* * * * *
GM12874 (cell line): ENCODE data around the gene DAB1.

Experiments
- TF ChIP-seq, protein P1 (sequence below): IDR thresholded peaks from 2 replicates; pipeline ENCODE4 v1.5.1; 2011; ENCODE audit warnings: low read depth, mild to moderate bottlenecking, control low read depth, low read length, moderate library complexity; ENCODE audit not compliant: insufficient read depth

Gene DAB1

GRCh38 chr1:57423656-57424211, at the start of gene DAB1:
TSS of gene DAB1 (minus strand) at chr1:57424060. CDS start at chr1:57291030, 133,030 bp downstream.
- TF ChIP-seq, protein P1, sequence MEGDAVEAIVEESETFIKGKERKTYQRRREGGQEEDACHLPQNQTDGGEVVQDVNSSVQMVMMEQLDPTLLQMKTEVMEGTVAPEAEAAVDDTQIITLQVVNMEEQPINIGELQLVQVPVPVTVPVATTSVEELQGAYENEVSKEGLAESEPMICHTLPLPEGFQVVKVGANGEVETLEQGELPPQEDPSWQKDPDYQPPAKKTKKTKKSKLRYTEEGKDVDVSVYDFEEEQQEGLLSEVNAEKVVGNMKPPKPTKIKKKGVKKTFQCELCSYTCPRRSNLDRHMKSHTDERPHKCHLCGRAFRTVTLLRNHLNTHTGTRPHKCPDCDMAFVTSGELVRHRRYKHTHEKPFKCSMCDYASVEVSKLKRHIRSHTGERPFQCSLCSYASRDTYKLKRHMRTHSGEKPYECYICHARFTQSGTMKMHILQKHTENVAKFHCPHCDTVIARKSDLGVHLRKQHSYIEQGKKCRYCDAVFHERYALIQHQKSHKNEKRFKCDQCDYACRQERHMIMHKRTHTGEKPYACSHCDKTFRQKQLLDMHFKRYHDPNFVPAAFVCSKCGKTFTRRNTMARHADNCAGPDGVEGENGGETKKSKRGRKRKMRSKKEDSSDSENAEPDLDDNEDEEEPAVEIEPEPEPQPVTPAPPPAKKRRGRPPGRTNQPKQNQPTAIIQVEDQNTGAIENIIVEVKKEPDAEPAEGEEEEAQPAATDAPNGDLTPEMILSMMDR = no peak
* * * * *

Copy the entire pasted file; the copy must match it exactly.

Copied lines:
GM12874 (cell line): ENCODE data around the gene DAB1.

Experiments
- TF ChIP-seq, protein P1 (sequence below): IDR thresholded peaks from 2 replicates; pipeline ENCODE4 v1.5.1; 2011; ENCODE audit warnings: low read depth, mild to moderate bottlenecking, control low read depth, low read length, moderate library complexity; ENCODE audit not compliant: insufficient read depth

Gene DAB1

GRCh38 chr1:57423656-57424211, at the start of gene DAB1:
TSS of gene DAB1 (minus strand) at chr1:57424060. CDS start at chr1:57291030, 133,030 bp downstream.
- TF ChIP-seq, protein P1, sequence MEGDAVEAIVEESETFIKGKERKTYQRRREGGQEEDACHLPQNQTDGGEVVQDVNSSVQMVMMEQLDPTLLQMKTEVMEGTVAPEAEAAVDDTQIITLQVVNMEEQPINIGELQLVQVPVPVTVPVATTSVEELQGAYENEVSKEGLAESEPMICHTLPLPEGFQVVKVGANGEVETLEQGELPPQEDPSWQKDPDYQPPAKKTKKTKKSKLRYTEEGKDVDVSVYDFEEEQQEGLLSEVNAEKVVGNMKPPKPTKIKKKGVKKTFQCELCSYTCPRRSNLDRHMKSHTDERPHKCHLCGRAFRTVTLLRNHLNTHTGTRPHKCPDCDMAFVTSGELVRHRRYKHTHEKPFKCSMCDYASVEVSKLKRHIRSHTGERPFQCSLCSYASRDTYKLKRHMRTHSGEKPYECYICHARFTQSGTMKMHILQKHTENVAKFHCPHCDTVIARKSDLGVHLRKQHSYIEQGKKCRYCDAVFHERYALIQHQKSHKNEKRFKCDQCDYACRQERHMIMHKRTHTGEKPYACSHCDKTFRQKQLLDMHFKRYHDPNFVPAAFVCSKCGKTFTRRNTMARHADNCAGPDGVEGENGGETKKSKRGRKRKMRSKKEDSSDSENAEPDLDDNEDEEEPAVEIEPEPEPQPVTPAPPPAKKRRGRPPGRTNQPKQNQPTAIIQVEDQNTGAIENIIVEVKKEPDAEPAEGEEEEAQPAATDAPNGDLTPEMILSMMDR = no peak